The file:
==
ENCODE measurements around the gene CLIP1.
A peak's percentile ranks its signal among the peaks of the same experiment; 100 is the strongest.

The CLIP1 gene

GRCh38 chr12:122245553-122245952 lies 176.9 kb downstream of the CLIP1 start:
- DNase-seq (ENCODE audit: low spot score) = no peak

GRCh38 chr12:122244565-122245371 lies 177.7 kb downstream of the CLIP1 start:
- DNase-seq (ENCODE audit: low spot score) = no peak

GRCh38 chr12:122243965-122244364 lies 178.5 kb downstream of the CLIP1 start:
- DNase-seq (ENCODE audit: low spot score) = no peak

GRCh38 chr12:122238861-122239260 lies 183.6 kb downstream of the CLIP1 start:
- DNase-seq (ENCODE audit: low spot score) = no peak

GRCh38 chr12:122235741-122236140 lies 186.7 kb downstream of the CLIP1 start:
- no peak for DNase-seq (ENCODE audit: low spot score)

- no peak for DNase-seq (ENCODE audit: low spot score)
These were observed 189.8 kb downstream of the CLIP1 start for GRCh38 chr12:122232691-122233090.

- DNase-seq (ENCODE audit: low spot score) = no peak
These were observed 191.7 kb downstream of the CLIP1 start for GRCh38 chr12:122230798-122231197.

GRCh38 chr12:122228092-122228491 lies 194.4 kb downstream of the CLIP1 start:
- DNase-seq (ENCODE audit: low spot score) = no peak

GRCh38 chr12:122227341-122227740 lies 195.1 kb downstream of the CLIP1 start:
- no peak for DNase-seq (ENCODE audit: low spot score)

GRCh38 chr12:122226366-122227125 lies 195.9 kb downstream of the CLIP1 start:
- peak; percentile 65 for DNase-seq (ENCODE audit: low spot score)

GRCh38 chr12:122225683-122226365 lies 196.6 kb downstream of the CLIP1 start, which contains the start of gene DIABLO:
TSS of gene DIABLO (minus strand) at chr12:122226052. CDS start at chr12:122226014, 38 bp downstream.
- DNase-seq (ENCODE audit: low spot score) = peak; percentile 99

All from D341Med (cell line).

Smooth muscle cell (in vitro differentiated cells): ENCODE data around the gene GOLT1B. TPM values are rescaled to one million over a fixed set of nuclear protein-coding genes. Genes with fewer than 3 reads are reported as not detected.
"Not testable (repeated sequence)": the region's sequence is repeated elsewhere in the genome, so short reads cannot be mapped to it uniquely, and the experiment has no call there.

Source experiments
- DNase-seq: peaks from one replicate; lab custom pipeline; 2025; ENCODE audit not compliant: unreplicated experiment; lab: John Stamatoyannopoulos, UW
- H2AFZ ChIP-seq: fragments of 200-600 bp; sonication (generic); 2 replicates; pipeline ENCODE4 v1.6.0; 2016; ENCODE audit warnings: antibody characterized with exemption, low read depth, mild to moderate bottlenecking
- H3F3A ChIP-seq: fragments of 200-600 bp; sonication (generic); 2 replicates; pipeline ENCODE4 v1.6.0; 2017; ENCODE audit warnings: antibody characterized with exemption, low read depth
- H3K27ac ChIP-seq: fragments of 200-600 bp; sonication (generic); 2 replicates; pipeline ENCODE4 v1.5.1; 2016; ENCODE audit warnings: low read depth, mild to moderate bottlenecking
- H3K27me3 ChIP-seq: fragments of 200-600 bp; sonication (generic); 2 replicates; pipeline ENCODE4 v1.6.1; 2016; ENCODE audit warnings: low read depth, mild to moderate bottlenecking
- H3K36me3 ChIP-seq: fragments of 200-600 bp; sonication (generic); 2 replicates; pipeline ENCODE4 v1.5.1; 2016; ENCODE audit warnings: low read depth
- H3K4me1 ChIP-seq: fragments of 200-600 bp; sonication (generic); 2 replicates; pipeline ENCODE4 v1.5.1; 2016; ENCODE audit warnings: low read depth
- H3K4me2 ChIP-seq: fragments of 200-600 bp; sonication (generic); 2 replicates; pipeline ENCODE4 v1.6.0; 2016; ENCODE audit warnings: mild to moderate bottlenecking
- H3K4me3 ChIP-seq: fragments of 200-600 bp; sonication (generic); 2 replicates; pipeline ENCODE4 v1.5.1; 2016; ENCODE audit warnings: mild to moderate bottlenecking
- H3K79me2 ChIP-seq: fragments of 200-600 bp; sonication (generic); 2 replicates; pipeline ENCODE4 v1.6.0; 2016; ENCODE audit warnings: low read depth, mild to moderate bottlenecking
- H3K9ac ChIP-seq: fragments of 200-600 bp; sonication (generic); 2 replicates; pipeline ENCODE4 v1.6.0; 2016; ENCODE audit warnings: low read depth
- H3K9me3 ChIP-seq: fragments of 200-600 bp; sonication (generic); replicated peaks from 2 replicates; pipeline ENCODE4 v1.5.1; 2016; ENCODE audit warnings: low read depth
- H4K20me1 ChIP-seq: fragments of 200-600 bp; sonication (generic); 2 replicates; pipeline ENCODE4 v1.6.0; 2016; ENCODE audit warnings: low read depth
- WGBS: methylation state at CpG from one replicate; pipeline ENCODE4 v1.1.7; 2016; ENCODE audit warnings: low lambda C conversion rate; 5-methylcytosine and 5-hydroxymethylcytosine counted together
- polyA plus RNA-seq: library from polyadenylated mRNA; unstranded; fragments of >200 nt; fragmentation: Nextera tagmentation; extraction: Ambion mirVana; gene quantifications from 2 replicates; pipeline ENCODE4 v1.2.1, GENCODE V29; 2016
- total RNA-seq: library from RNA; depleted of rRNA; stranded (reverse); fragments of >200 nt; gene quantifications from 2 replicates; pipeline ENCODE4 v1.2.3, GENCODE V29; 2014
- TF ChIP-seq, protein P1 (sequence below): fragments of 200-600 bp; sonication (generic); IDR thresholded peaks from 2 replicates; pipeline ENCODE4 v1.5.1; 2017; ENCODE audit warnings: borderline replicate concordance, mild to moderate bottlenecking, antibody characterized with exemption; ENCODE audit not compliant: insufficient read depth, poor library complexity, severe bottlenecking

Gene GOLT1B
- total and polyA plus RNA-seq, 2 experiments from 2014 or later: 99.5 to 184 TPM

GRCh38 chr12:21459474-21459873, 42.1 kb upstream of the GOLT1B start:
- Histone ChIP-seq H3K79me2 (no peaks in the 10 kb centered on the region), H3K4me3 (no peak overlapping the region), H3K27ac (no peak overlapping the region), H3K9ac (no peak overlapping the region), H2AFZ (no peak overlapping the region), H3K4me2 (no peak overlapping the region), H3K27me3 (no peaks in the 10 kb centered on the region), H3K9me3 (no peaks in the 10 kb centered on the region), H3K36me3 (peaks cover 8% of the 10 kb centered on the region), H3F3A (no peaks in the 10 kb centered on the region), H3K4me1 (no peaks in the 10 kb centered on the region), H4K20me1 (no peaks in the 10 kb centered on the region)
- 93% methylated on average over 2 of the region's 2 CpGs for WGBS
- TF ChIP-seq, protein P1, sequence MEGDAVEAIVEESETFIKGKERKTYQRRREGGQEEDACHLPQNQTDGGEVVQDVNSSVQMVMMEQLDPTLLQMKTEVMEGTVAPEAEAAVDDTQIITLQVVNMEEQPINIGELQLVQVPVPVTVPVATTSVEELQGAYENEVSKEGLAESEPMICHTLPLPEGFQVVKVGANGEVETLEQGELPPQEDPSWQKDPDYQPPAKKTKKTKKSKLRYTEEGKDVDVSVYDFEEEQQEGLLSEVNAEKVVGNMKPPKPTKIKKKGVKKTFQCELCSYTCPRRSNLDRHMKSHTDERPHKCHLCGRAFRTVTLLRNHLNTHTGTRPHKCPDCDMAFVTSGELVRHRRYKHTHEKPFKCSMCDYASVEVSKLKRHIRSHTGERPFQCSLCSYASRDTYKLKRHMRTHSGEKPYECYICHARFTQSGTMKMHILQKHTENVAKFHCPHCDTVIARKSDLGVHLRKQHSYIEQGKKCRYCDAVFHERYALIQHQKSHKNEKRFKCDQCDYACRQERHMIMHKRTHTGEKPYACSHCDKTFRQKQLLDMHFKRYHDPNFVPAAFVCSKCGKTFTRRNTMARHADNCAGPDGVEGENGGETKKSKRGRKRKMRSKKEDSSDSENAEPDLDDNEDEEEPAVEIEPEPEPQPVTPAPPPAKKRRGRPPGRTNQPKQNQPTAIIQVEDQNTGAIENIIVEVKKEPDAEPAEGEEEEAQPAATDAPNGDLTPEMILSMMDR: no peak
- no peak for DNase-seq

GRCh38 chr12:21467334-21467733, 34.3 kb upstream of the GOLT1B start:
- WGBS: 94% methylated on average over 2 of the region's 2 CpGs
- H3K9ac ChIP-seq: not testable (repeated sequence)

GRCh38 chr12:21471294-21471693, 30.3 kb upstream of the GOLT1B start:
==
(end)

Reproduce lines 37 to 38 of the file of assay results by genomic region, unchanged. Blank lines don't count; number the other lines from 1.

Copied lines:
- H3K4me1 ChIP-seq: fragments of 200-600 bp; sonication (generic); 2 replicates; pipeline ENCODE4 v1.5.1; 2016; ENCODE audit warnings: low read depth
- H3K4me2 ChIP-seq: fragments of 200-600 bp; sonication (generic); 2 replicates; pipeline ENCODE4 v1.6.0; 2016; ENCODE audit warnings: mild to moderate bottlenecking